My Experience of 14 Days in Quarantine  header image

My Experience of 14 Days in Quarantine

by The Tay Ho Times on 15/05/2020

I was sent to a quarantine facility in Hanoi Vietnam. Day 3 at this stage and 11 still to achieve. I recalled the Desiderata. I had discovered this inspirational poem when very young and reflected upon its words.

It was a long 35-hour journey back to Hanoi where my husband and I live. I had intended to be overseas for some time with family. I thought carefully whether I should return earlier to Hanoi before developments of a lockdown should occur either in Vietnam or my homeland. I decided to travel March 20, having being told by the Embassy I would need to self- isolate in Hanoi for 14 days.

On arrival, myself and another westerner were singled out of the immigration line to have our passports checked. We both had relevant visas and were told immediately we were to be quarantined and given orders to collect bags and board a bus along with other passengers. We were then taken to an old student quarter which had been converted to a quarantine centre. It was situated on the outskirts of Hanoi. Our passports were taken and kept by authorities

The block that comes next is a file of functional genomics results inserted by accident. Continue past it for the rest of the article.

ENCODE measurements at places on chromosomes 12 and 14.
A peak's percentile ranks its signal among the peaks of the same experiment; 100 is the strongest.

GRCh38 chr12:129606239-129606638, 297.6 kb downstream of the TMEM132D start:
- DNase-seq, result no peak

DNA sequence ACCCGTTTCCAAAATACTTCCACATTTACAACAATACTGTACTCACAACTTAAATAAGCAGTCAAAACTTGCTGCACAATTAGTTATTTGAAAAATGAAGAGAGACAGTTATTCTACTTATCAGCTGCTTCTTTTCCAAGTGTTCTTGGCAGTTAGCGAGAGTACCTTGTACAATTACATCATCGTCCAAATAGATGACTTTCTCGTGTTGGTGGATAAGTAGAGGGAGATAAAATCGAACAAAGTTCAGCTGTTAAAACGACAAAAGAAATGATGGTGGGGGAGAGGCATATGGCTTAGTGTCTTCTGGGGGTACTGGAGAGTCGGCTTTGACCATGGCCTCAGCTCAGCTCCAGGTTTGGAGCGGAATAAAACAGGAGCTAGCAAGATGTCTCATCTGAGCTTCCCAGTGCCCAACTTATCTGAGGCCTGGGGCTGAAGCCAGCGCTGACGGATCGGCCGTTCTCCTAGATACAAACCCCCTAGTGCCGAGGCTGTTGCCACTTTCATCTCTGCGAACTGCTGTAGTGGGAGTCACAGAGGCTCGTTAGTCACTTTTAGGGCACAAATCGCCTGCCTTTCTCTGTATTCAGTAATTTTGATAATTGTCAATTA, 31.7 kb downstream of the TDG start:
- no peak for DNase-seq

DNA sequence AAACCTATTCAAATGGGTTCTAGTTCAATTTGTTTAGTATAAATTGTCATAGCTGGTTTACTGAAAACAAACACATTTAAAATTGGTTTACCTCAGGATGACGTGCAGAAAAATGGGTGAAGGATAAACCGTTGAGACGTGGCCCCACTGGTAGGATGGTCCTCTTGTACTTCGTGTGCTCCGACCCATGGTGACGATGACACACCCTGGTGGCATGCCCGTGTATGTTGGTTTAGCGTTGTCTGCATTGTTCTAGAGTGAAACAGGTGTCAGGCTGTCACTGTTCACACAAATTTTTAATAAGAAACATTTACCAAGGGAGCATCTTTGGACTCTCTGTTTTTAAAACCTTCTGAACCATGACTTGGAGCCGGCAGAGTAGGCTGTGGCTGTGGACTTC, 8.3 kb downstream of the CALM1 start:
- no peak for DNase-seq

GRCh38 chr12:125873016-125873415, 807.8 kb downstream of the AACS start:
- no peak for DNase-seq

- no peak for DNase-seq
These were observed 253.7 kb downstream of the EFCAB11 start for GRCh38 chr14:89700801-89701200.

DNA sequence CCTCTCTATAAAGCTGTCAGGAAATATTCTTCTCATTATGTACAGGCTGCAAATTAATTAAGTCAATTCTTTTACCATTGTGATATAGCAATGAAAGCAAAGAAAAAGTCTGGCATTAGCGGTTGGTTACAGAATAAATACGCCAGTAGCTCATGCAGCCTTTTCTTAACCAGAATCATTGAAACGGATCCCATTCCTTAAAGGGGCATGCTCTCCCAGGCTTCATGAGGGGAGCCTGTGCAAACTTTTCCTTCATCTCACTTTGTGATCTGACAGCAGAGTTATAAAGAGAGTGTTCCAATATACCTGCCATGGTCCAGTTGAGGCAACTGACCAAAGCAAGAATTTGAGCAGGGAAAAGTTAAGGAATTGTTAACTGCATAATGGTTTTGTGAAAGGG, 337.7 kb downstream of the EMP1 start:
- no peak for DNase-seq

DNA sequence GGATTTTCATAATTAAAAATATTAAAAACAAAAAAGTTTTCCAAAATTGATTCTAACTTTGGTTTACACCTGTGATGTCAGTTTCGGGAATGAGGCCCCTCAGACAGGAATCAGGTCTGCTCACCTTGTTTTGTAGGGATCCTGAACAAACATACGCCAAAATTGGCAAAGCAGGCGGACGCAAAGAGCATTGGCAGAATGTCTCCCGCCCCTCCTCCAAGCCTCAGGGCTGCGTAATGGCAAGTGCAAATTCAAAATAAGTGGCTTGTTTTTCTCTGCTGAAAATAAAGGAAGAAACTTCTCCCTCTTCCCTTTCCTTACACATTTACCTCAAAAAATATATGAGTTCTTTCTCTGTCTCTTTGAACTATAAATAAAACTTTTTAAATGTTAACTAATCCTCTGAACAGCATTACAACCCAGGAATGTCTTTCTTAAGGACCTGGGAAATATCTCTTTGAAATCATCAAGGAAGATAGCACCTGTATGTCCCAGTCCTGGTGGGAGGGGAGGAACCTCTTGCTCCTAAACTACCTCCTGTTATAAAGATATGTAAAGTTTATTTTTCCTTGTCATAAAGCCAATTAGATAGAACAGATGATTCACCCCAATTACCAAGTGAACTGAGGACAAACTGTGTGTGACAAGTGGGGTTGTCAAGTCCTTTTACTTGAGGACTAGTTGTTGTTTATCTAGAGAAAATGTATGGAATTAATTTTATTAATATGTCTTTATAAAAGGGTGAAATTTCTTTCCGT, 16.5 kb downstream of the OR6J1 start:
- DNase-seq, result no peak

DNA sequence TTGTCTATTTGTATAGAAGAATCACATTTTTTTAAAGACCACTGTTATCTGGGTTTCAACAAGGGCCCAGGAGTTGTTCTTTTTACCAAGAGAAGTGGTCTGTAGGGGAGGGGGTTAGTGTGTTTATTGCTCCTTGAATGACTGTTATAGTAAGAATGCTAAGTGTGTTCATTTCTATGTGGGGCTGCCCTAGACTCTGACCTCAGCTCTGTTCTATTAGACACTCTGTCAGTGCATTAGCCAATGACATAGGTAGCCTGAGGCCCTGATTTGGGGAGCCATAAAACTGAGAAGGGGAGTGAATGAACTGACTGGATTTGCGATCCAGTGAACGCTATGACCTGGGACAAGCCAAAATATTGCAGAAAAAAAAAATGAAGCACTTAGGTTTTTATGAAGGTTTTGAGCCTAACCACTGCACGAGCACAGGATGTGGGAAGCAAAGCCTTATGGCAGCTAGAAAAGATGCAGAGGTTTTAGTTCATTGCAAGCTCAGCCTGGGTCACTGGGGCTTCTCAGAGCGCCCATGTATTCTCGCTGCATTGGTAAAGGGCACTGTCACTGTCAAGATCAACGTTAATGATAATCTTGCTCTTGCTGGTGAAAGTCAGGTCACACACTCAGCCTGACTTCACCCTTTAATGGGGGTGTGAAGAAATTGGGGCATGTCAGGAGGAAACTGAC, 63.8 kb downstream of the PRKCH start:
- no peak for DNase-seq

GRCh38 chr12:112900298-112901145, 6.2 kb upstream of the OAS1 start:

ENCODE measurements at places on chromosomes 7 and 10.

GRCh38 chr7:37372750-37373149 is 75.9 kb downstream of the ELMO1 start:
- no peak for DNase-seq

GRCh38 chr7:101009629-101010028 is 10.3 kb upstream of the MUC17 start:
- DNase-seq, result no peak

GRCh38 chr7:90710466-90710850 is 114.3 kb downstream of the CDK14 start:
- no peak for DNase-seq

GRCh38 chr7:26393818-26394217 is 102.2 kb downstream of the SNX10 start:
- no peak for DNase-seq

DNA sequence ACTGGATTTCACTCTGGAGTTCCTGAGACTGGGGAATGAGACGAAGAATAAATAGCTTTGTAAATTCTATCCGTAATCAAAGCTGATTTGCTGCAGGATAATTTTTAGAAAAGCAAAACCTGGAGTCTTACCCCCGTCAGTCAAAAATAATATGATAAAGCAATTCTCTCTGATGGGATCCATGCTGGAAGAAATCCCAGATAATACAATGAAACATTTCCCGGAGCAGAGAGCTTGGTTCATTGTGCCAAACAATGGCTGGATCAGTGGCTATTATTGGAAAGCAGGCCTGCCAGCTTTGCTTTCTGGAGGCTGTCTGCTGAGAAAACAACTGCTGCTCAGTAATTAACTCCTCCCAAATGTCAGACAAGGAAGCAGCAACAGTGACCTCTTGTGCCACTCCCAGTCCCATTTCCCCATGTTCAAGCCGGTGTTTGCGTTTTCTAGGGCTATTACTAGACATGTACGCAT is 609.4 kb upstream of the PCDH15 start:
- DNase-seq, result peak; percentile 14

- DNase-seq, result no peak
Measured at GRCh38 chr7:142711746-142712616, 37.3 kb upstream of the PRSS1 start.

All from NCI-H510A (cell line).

It was evening when I was taken to the dormitory. There were bunks and a small figure in one of the beds. It was dim and I could feel tears streaming down my face. It was difficult to unpack in the dark but I had a small torch (flashlight) and that was handy. It was then I discovered there was no mattress on the bunk bed or pillows, sheets or blankets, towels, soap or toilet paper. Nor was there a fridge, TV, air-con, washing facilities or WiFi in the building. The 2 washbasins didn't have a pipe below the basins so the basin water ran over the tiles until it found the drain. Although mould covered the walls, the shower in the toilet room had very hot water. As I was settling for a cold night 3 other quarantine's arrived.

The wait was a long time outside quarantine barracks before being taken to our room. The men and women were separated into lines. Couples and families were kept together. I quickly asked my western traveller to please call my husband and let him know what had happened and to top up my Vietnam sim card so I could have phone contact. This was done and my husband and I were in contact later that night. The following day a large box was delivered to me by the guards. It was from my husband and contained many of the basic things I needed especially blankets and a pillow.

On the second day, I had face time contact with my husband. My 4 student roommates spoke English and helped hook up WiFi for via hotspot on my phone. I did not know this could happen so it was marvellous and suddenly I could watch Net Flix, write letters to my friends and check up on news.